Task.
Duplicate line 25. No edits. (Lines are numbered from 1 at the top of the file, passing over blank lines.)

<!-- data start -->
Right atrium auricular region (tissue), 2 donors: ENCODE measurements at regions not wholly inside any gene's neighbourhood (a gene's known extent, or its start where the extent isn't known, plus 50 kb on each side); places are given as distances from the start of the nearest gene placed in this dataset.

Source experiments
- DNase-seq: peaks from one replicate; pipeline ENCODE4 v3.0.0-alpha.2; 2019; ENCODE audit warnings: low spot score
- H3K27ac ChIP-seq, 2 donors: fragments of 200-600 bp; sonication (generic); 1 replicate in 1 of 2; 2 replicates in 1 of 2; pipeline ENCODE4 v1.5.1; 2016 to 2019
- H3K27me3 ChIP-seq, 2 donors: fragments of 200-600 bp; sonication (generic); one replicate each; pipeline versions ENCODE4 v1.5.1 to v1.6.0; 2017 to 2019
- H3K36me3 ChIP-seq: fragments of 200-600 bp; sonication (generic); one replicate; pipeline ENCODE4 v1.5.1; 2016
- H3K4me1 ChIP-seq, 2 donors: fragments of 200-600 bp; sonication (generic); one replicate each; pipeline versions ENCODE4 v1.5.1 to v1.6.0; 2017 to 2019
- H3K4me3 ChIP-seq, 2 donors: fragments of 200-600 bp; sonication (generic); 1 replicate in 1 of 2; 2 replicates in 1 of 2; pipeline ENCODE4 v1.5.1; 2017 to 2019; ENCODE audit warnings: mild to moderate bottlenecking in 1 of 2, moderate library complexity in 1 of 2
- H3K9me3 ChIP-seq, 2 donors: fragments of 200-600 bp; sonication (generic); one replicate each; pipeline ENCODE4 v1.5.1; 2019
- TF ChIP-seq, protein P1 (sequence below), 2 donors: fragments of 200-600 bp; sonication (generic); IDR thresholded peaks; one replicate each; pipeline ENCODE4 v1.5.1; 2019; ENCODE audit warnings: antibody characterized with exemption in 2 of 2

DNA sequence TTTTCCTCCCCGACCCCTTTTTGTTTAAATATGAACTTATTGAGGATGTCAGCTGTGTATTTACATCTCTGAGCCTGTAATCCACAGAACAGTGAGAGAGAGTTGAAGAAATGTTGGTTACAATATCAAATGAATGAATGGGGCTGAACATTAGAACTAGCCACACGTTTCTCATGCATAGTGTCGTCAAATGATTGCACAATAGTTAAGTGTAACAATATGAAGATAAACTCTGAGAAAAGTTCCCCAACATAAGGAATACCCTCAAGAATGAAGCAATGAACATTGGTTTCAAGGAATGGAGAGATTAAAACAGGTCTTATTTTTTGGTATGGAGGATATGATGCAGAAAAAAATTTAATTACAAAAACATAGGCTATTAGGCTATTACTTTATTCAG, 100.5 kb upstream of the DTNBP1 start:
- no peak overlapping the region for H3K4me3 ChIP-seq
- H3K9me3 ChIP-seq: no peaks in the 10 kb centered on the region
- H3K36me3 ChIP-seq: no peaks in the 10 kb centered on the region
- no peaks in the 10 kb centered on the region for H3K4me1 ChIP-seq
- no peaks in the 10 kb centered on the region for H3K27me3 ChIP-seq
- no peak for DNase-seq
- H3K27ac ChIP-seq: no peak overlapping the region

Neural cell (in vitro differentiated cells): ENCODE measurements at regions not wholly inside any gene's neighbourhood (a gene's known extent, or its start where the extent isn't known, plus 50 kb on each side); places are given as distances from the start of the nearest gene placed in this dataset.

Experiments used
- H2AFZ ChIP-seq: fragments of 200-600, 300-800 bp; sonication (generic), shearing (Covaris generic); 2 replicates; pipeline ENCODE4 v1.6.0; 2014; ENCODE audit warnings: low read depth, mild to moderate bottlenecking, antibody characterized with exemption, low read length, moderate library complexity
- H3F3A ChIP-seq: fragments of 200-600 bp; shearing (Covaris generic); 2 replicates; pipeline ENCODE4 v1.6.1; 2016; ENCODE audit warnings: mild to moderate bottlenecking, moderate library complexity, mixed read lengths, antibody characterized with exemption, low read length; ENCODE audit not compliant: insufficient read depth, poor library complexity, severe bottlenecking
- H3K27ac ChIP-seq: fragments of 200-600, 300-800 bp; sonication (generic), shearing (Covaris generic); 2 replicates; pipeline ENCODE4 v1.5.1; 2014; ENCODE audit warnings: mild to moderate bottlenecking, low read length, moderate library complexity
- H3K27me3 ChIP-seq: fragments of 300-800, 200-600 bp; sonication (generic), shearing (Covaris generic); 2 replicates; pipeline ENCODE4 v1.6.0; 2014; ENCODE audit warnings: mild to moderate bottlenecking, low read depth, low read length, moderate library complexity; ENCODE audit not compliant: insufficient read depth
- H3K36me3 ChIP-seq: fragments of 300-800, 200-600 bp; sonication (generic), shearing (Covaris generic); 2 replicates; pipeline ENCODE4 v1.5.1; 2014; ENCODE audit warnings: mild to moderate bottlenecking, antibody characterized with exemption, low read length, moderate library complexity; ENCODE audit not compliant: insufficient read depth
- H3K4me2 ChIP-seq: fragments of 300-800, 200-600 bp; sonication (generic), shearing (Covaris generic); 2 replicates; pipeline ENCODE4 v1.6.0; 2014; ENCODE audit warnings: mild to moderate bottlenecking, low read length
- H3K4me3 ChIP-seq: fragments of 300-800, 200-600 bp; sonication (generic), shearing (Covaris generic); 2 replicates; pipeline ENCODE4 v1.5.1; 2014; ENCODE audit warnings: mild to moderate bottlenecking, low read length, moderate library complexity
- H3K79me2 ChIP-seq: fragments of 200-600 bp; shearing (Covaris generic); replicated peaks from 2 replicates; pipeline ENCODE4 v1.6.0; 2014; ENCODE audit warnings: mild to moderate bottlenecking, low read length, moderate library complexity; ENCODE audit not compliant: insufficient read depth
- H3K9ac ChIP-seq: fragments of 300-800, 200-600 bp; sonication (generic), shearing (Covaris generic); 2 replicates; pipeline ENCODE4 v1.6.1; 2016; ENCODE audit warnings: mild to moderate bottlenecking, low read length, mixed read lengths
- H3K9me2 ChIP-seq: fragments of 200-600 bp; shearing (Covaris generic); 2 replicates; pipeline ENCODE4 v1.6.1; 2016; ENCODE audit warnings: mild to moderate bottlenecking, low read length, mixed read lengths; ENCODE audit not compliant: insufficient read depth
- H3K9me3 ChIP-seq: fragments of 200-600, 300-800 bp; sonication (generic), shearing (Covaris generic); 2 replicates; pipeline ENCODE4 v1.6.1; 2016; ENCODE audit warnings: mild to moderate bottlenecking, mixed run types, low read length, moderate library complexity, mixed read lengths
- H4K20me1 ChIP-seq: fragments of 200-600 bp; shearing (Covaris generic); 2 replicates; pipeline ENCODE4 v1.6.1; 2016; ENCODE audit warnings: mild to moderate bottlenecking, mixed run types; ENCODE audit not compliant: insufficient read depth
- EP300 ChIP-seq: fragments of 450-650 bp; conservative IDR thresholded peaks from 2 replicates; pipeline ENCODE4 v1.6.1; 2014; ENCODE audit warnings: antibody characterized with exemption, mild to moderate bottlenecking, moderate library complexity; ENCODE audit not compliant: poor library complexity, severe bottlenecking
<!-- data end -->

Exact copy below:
- H3K36me3 ChIP-seq: fragments of 300-800, 200-600 bp; sonication (generic), shearing (Covaris generic); 2 replicates; pipeline ENCODE4 v1.5.1; 2014; ENCODE audit warnings: mild to moderate bottlenecking, antibody characterized with exemption, low read length, moderate library complexity; ENCODE audit not compliant: insufficient read depth